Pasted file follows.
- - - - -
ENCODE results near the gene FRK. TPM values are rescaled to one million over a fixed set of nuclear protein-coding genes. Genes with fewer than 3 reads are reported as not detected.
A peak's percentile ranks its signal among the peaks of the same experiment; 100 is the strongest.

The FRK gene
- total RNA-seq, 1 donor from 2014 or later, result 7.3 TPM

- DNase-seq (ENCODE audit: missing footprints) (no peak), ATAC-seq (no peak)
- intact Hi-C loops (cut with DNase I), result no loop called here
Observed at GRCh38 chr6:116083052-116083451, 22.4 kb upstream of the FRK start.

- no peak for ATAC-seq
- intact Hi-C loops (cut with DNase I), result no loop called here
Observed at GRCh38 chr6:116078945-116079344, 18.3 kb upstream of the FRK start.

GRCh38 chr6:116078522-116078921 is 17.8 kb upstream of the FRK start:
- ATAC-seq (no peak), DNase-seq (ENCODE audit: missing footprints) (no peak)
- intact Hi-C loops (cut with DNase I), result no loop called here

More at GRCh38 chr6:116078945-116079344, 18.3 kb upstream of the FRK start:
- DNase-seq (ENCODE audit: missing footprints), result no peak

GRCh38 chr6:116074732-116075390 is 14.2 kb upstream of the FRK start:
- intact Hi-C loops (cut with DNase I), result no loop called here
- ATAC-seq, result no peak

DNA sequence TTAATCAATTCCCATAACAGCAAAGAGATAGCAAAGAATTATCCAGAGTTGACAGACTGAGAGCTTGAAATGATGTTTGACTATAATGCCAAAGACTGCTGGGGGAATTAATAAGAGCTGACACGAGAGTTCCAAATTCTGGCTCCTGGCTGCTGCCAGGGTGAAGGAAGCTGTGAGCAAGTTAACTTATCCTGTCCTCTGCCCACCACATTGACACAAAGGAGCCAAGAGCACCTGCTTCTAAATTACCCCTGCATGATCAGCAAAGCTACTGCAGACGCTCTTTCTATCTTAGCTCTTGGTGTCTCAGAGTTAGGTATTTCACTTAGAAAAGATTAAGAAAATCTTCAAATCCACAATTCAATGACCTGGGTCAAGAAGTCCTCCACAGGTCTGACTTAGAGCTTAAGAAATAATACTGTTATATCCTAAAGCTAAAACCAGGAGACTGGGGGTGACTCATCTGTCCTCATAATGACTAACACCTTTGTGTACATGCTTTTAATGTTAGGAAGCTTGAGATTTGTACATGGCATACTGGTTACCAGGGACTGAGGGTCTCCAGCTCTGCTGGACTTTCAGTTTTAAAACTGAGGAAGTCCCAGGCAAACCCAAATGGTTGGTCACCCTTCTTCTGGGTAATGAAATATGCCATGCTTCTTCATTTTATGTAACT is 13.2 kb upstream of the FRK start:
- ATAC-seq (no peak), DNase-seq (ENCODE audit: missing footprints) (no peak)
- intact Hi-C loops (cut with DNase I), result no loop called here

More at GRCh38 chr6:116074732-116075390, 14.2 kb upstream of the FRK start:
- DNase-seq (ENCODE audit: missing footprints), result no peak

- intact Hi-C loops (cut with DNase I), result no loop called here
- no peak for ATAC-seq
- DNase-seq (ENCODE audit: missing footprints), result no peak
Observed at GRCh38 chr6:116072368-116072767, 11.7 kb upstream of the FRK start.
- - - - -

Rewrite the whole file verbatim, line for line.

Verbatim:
ENCODE results near the gene FRK. TPM values are rescaled to one million over a fixed set of nuclear protein-coding genes. Genes with fewer than 3 reads are reported as not detected.
A peak's percentile ranks its signal among the peaks of the same experiment; 100 is the strongest.

The FRK gene
- total RNA-seq, 1 donor from 2014 or later, result 7.3 TPM

- DNase-seq (ENCODE audit: missing footprints) (no peak), ATAC-seq (no peak)
- intact Hi-C loops (cut with DNase I), result no loop called here
Observed at GRCh38 chr6:116083052-116083451, 22.4 kb upstream of the FRK start.

- no peak for ATAC-seq
- intact Hi-C loops (cut with DNase I), result no loop called here
Observed at GRCh38 chr6:116078945-116079344, 18.3 kb upstream of the FRK start.

GRCh38 chr6:116078522-116078921 is 17.8 kb upstream of the FRK start:
- ATAC-seq (no peak), DNase-seq (ENCODE audit: missing footprints) (no peak)
- intact Hi-C loops (cut with DNase I), result no loop called here

More at GRCh38 chr6:116078945-116079344, 18.3 kb upstream of the FRK start:
- DNase-seq (ENCODE audit: missing footprints), result no peak

GRCh38 chr6:116074732-116075390 is 14.2 kb upstream of the FRK start:
- intact Hi-C loops (cut with DNase I), result no loop called here
- ATAC-seq, result no peak

DNA sequence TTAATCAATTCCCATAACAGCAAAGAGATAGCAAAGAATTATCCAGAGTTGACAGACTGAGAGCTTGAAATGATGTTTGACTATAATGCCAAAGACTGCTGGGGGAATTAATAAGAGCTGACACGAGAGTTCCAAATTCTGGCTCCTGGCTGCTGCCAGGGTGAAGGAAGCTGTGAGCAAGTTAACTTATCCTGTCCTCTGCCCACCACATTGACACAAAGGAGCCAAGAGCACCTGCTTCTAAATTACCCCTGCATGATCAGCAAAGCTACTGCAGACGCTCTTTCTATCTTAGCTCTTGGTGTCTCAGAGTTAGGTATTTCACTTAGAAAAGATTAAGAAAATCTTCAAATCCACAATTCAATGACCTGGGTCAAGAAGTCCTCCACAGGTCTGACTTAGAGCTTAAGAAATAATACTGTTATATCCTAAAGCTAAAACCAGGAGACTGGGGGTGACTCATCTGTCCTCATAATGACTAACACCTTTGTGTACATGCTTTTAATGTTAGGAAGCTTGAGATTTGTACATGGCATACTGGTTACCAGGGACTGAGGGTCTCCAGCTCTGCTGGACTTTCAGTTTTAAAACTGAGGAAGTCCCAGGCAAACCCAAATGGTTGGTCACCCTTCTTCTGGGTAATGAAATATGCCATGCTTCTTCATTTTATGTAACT is 13.2 kb upstream of the FRK start:
- ATAC-seq (no peak), DNase-seq (ENCODE audit: missing footprints) (no peak)
- intact Hi-C loops (cut with DNase I), result no loop called here

More at GRCh38 chr6:116074732-116075390, 14.2 kb upstream of the FRK start:
- DNase-seq (ENCODE audit: missing footprints), result no peak

- intact Hi-C loops (cut with DNase I), result no loop called here
- no peak for ATAC-seq
- DNase-seq (ENCODE audit: missing footprints), result no peak
Observed at GRCh38 chr6:116072368-116072767, 11.7 kb upstream of the FRK start.